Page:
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The logarithm of is a complex number represent as the complex number , where Taking it a step further with conjugate such

that,

such that

. In my theory, I , which is the same as Euler’s

, you get a complex number

and its

= n+1 divisions (d) of the unit circle = secant lines of the n+1 unit circle divisions (d) Equation 1.1 Unit circle: This basically encodes as nodes of a standing wave which is a harmonic or overtone of 1 i.e. fundamental frequency. Now, project out from the unit circle concentrically, to go from a radius of 1 to a radius of . Spherical projection of

Planar projection of

Unit circle of

Figure 1.1

Notice the parabolic shape of the square root of integer multiples of .

particularly when ratio to . carries a set of points that define the parabolas created by the square root of integer multiples of as mentioned in Figure 1.This spherical projection of transforms as follows: Equation 1. . The collection of points or Equation 1.” Following the geometric “conic section” definition of a parabola. we get a visual representation of the traditional cone’s side (triangle) and top (circle) view.2 spherical projections: This transformation helps define a kind of propagating . The and the values fall on planar .1 These parabolas are of the standard form such that . These plane interesting properties.3 planar projections: So as goes to infinity. Figure 1.2 Conic section parabolas. containing points at: points fall on spherical carry some propagates at a .

: : : Let’s focus on the Pythagorean triple.2 Spherical projections of Equation 1. Figure 1. .3 Planar projections of Figure 1. It’s fairly obvious to see that when then is a primitive Pythagorean triple. If is a Pythagorean triple. Negative values are included to illustrate the parabolic patterns in the plot more clearly.2 Conic section parabolas. It’s no wonder then.So to reiterate the equations thus far we have with     Equation 1.2.3 A scatter plot of the legs (a. When is a Gaussian integer it is also a Gaussian integers follow the equation: * Equation 1.4 Gaussian Integers: The Pythagorean triples are derived from by such that . These equation right now.b) of the Pythagorean triples with c less than 6000. that a scatter plot of Pythagorean triples faintly outline the same parabolic shape shown in Figure 1.1 Unit circle encoding of Equation 1.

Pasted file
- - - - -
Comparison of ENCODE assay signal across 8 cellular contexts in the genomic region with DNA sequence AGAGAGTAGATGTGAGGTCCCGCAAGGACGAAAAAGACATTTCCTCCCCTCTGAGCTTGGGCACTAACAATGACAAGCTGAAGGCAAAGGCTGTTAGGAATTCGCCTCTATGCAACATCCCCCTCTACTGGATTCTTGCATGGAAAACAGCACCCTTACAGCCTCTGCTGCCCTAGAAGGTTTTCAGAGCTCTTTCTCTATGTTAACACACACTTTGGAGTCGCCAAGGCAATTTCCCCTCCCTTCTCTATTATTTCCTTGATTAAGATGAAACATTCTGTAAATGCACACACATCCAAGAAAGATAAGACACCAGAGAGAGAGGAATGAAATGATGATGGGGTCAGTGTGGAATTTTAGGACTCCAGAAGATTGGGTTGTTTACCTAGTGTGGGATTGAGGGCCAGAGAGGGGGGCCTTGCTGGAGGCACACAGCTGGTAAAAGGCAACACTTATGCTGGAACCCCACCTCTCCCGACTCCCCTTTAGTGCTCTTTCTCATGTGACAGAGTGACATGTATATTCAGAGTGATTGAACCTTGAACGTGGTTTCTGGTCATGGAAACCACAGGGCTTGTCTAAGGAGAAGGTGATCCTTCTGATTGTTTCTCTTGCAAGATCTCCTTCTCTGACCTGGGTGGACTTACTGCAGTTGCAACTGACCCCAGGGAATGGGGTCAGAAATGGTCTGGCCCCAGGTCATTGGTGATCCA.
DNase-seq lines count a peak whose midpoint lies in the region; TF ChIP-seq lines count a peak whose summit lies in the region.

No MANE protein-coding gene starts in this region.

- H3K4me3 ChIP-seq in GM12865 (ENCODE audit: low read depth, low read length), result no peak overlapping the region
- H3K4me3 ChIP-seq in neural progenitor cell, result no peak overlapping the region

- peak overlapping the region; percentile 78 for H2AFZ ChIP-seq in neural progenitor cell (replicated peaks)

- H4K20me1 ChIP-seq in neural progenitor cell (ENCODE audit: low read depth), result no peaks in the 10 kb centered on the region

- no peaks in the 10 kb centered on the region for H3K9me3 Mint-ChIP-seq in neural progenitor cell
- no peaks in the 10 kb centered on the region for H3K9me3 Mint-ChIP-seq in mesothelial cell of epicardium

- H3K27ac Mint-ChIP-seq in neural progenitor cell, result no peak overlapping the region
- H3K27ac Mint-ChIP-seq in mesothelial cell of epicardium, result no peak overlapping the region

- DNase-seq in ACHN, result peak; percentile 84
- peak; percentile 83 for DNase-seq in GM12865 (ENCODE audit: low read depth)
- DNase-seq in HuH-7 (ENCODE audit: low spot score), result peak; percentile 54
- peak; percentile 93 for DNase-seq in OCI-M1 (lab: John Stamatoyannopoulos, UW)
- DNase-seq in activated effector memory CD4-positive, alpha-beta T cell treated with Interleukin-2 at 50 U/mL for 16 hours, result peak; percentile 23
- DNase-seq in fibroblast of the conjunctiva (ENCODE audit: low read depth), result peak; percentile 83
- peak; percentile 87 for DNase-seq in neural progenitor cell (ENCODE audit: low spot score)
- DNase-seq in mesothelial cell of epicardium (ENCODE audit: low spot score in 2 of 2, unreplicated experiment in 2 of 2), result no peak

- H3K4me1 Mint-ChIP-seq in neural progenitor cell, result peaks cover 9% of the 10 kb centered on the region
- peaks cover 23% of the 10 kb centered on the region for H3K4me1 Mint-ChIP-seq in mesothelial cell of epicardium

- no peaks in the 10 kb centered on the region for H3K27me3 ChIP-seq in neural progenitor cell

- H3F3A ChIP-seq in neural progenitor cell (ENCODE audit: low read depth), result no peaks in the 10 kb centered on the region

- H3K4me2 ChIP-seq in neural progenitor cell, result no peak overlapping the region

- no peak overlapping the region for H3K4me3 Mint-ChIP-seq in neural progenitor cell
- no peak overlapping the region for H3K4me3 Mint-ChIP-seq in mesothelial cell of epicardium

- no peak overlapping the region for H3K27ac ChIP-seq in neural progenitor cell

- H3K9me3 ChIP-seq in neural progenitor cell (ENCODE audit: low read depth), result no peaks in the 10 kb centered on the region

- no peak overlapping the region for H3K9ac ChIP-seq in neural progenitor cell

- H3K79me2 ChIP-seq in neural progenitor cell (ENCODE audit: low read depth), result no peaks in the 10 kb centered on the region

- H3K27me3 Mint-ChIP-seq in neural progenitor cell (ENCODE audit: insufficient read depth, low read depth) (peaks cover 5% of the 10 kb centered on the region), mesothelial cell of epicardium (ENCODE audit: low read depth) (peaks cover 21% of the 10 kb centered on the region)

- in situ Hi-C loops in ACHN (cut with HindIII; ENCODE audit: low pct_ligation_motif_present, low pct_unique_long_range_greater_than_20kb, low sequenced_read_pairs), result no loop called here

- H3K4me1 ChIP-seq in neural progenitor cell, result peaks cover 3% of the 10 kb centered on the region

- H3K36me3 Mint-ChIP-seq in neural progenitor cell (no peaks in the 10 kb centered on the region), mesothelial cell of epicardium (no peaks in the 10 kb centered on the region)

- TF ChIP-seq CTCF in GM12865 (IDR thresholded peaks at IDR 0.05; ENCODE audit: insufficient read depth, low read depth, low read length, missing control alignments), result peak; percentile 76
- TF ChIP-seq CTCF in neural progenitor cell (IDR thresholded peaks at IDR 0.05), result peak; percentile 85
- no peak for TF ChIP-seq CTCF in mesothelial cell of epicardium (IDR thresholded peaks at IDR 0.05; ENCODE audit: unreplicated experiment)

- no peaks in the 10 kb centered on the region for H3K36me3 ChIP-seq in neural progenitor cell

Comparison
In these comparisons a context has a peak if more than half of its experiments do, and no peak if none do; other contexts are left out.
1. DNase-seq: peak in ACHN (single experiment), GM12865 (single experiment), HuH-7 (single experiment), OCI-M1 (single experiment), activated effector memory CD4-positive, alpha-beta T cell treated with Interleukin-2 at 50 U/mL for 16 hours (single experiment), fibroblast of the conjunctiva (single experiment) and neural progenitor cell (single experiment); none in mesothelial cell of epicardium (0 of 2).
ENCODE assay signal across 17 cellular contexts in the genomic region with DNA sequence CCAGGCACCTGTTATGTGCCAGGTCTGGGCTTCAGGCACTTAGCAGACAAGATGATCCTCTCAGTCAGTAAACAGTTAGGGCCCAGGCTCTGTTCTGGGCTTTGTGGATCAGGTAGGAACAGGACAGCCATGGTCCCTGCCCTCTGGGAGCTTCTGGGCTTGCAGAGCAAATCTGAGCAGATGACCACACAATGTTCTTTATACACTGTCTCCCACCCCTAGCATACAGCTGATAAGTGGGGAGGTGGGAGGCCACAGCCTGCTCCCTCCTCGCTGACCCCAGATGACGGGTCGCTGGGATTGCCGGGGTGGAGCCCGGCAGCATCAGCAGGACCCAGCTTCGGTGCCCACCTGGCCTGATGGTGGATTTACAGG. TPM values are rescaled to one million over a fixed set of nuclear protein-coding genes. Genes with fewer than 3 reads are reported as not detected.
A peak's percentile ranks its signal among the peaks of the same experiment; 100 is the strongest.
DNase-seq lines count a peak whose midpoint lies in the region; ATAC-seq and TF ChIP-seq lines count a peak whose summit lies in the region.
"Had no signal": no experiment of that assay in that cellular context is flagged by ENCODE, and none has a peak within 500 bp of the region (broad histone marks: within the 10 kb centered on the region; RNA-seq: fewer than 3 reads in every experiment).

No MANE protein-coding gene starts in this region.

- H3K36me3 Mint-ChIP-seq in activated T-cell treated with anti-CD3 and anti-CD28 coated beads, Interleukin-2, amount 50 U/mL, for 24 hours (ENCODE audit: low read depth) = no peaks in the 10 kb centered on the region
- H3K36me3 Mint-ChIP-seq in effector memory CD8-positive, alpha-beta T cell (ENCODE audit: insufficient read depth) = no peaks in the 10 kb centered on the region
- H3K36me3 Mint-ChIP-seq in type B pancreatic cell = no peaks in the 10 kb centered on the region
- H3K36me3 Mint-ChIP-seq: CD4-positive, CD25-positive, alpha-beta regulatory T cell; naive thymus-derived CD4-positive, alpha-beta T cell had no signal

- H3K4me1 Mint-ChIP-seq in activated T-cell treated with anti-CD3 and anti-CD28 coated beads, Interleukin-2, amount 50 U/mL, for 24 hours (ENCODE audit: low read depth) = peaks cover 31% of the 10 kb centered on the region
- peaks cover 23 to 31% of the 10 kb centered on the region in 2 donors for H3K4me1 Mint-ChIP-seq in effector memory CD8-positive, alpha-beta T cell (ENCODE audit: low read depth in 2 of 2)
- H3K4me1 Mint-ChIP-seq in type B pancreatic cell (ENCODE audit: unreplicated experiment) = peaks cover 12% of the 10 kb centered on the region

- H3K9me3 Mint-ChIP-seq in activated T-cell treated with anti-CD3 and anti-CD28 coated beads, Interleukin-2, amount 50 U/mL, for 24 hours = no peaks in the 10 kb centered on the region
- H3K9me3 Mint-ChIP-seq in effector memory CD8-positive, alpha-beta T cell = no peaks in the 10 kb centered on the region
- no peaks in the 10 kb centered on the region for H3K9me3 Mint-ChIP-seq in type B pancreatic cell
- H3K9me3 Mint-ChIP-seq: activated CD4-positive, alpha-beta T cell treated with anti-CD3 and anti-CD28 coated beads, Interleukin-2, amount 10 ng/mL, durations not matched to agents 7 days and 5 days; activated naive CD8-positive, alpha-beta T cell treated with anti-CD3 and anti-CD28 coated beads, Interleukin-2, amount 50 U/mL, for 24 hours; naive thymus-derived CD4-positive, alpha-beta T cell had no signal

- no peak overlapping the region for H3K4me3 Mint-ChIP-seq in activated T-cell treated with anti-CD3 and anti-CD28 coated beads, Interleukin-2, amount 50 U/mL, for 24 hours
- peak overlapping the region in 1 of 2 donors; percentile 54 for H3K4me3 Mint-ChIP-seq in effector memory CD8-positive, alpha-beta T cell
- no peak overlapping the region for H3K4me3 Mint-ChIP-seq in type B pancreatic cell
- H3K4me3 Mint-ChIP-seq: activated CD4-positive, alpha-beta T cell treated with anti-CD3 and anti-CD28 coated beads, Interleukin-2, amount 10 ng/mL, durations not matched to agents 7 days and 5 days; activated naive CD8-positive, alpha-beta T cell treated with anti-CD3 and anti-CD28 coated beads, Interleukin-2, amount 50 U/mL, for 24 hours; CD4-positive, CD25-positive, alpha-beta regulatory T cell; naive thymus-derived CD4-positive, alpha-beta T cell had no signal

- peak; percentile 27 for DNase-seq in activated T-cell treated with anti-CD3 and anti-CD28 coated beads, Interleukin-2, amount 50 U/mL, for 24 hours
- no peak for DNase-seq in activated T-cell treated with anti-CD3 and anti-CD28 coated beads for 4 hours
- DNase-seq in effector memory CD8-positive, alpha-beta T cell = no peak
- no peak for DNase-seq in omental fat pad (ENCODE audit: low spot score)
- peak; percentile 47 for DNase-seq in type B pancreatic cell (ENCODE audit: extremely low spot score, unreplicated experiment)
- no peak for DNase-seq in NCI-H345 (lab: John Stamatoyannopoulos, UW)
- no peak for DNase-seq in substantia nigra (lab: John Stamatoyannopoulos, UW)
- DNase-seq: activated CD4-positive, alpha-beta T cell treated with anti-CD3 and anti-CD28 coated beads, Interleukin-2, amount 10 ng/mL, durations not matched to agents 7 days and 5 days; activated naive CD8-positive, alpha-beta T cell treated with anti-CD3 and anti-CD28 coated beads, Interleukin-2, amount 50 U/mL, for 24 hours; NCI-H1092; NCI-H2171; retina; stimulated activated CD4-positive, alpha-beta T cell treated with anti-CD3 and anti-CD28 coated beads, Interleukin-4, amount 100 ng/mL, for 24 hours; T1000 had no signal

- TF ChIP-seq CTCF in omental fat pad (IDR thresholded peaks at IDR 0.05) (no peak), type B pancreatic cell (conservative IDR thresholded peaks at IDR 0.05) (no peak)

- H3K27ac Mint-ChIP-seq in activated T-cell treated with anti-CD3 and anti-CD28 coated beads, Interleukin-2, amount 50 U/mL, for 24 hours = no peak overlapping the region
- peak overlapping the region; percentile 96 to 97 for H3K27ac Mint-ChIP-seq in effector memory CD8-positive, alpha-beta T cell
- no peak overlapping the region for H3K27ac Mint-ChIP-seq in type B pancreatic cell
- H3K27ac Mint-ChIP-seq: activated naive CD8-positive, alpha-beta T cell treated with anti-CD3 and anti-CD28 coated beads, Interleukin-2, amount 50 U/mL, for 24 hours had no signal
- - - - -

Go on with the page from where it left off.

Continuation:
Figure 1.4 Gaussian Integers: * .

4 The Pythagorean triples scatter plot overlay of Equation 1.Figure 1.3 planar projections infinity. Now let’s take another look at Equation 1. When carries a then is a factor of so if is prime then . Notice the dark lines of the scatter plot highlight square number vectors. . . As goes to that defines the parabolas created by the square root of multiples of .2 spherical projection .

.5 planar projections the parabolas of only intersect the lattice points at where n=7. Notice the collection of points defining when n is prime.Figure 1.

What is the connection to the nontrivial zeros of the Riemann zeta function? . The lattice points are created by a very simple moiré pattern derived from the intersections of evenly spaced concentric circles and lines.6 the Pythagorean Lattice In the Pythagorean lattice the square root of primes numbers only intersect lattice points on the parabola with a vertex of ½ effectively defining all prime numbers.I would like to offer up a new type of lattice that seems to be the basis for these equations. Figure 1. I refer to this lattice as the Pythagorean lattice.

7 In the Pythagorean lattice the square root of prime numbers only intersect lattice points on the parabola with a vertex of ½ effectively defining all prime numbers.Figure 1. .